Does writing in Spanish help?
It’s just another tool in the sandbox. It’s like having another instrument.
Let’s talk about Magic Trix. Did you write all the songs for it in one go?
No. Magic Trix I wrote over a period of about six or eight years. Some of the songs are that old, and others I wrote the year that I was working on that record. They’re actually kind of a mash up of my life over the past ten years. A lot of the pieces have changed wildly in that time. It was pretty incredible to see how they all worked together.
When I was getting ready to record it, I was getting concerned that it would sound like it was just a bunch of stuff put together. But when I took a step back – I worked with Marco Buccelli, who played drums on the record – he was like, “This totally makes sense.”
Thank gosh, because I didn’t know what else to do. I was lucky.
That is really difficult. I feel like the song is never finished, especially when I get to play it live. It’s always changing. I don’t improvise on stage; we play the same show, the same song. We have that pop approach to the set.
We’re not changing it every night, but I do sometimes take some songs and put them back in the shop and work on them if I’m feeling like there’s something that needs to happen, because I feel like if I don’t do that, then they die. You have to take care of them and make sure they’re healthy.
How did you find the reception to the record? Was it what you were expecting?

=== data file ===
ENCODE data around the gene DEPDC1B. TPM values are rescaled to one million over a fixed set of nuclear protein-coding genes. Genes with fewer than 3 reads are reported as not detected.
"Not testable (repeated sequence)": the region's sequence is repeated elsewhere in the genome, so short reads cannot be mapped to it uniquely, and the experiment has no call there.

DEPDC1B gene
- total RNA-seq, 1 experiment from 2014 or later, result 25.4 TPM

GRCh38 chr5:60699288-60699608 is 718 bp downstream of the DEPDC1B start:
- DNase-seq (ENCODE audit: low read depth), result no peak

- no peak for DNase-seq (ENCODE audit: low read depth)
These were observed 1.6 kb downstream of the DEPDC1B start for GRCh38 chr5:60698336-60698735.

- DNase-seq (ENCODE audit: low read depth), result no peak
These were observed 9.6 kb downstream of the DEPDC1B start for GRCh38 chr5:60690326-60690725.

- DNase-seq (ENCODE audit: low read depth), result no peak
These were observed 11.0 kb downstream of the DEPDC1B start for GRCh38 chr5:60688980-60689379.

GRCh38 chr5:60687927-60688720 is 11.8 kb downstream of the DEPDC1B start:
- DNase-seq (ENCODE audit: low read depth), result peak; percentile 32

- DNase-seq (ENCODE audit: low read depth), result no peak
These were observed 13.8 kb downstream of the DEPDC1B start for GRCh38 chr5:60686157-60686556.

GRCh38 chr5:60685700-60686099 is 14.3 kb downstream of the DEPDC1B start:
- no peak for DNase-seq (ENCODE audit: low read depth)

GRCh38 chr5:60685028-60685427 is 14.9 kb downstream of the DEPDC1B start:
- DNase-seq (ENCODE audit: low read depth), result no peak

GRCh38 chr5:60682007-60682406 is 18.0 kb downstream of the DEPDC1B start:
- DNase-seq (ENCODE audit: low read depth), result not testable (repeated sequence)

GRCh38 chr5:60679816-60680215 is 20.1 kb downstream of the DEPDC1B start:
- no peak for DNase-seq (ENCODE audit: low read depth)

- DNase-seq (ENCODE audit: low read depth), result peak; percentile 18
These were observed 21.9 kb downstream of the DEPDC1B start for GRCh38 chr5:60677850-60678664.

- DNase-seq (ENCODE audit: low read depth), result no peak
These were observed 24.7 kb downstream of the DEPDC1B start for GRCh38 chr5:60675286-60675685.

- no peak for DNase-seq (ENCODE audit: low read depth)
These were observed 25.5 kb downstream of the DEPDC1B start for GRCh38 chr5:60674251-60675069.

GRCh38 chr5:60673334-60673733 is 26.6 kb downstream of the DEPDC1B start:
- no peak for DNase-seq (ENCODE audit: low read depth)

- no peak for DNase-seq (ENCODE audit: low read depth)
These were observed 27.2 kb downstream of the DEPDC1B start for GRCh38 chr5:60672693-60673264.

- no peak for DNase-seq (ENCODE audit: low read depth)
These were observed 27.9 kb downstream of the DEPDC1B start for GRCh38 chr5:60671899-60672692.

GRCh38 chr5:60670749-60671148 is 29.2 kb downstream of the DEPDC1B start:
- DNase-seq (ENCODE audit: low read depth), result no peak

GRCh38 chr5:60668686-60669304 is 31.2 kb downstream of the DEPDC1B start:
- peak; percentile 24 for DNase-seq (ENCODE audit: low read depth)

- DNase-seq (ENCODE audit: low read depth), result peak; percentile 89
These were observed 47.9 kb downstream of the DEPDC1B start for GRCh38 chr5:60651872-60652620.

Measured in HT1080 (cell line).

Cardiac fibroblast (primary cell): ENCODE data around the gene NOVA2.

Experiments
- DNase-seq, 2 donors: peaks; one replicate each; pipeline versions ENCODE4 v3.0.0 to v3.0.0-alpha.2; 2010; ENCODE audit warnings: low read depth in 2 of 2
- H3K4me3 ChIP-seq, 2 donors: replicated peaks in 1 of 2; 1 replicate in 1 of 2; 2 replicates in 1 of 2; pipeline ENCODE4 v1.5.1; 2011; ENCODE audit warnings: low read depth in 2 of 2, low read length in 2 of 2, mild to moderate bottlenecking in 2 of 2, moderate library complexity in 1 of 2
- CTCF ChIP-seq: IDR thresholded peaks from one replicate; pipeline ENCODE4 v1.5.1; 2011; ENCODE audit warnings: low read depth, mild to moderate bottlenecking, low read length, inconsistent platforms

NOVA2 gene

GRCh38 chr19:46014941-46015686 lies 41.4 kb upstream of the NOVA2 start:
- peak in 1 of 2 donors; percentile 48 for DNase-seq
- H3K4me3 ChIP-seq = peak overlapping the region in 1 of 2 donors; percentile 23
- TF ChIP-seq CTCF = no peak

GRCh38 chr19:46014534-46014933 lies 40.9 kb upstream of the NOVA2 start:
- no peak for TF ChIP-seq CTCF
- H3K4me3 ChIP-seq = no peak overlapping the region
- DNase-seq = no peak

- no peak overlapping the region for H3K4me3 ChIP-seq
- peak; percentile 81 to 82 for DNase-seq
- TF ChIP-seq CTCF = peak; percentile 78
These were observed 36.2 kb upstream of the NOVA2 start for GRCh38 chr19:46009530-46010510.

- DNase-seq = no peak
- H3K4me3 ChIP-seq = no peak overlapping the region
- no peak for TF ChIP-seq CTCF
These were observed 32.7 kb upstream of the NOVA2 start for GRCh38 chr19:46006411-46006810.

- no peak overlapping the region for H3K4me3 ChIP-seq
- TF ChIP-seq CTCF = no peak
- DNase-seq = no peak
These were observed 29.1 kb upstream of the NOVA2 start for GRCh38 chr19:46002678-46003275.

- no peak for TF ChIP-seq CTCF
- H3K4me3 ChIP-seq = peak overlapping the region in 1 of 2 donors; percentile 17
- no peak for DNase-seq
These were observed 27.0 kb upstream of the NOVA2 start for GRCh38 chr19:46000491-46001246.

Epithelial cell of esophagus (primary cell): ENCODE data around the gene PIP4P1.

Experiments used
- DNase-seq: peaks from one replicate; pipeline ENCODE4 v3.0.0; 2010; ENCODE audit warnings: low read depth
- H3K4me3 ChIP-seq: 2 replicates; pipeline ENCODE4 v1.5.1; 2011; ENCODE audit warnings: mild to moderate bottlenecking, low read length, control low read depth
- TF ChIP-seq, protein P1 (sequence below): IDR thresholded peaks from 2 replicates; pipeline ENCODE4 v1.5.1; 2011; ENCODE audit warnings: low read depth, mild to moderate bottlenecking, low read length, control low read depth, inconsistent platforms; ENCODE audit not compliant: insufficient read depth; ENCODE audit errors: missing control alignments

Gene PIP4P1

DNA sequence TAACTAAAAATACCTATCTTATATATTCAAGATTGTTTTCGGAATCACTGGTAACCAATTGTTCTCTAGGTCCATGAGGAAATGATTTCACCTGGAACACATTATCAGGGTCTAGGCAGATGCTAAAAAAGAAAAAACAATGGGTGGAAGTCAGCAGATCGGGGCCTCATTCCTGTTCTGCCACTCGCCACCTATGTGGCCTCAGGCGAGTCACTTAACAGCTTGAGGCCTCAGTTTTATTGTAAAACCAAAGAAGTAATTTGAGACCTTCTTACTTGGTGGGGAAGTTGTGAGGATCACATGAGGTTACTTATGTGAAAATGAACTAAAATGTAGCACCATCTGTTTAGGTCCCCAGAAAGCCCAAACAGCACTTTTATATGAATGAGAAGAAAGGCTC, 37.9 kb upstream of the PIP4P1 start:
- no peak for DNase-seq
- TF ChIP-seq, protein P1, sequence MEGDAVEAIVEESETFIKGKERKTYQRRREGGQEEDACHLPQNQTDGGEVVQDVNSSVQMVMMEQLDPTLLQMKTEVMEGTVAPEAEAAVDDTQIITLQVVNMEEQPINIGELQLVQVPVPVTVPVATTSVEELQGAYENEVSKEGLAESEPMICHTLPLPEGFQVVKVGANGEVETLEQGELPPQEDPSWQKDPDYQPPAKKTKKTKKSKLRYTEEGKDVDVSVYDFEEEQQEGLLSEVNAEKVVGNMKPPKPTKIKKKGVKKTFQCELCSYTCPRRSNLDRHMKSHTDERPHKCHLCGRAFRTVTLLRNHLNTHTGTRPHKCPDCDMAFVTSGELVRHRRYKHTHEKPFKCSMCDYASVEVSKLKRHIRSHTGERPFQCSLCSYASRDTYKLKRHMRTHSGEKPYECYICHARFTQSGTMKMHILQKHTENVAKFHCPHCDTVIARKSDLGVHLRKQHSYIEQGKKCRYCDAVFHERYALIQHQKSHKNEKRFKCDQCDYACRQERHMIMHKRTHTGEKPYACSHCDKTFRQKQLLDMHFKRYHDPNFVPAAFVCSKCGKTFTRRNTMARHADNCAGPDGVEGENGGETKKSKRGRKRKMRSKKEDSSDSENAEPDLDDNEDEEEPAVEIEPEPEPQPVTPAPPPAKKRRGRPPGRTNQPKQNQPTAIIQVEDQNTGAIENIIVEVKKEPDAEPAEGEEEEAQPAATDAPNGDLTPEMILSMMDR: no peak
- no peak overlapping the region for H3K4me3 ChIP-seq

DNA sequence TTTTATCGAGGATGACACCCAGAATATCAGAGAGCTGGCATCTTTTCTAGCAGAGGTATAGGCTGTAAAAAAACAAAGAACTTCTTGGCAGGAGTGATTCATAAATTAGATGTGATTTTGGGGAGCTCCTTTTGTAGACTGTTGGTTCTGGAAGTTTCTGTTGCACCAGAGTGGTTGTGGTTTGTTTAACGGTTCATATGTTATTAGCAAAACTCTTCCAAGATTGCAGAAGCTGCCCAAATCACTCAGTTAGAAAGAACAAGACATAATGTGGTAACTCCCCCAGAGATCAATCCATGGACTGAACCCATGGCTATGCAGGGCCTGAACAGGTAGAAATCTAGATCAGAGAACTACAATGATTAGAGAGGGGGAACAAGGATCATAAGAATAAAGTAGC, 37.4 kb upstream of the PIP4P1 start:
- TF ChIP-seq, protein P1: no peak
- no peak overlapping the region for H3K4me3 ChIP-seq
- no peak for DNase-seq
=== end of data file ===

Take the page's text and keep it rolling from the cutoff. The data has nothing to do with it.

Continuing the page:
Honestly, I was just so excited to get the record out. I couldn’t wait, and in fact I didn’t wait. I put it out myself with Marco on our company Jaba Jaba Music, which we started to put out the record, make videos, produce tours and do everything ourselves. We talked about finding a label and I thought, “Why should we wait until someone says, ‘Okay, you’re cool.’” So I was like, “We’re not gonna wait, we’re gonna do this ourselves.” Success for me was that I was just so proud of the record I had made and wanted to listen to it and share it with people.
Everything that happened afterwards was incredible. We worked really hard for it every single day. We met these great people at Ba Da Bing Records – that was a complete surprise, we were absolutely not expecting it – and put the record out and pressed it to vinyl and reissued it this spring, which gave it a whole other life.
I’m just so proud of Magic Trix. There are things that I dreamed of, but that I felt were so far from reality. But I guess when you put things out that you really want, they’re not as far as you think they are.
Is there anything that you learned from the process of recording and releasing your first record that will go into making the next one?
I definitely have anxiety about recording in general. I was extremely anxious during the recording of Magic Trix because it meant so much to me and it was my first record. I was lucky enough to have a team of people that I really love and trust. It felt natural and they made it as painless as possible. I also made the record in my home, so when I was nervous I could mop the floor or do something else. It was probably the cleanest my house has ever been.
I feel like in order to be good at making records you have to do it all the time, and I’ve only made one. I can’t say I’m an expert. But for sure I’ve learned so much in these past few years. I’m absolutely floored that I get to learn all of this stuff and I’m so excited that I get to keep learning. So I think there will be some kind of knowledge that I bring to the next thing. But overall, I’m excited to get to writing new music and figuring this out.
Magic Trix is out now on Ba Da Bing Records.
Article by Francesca Gonta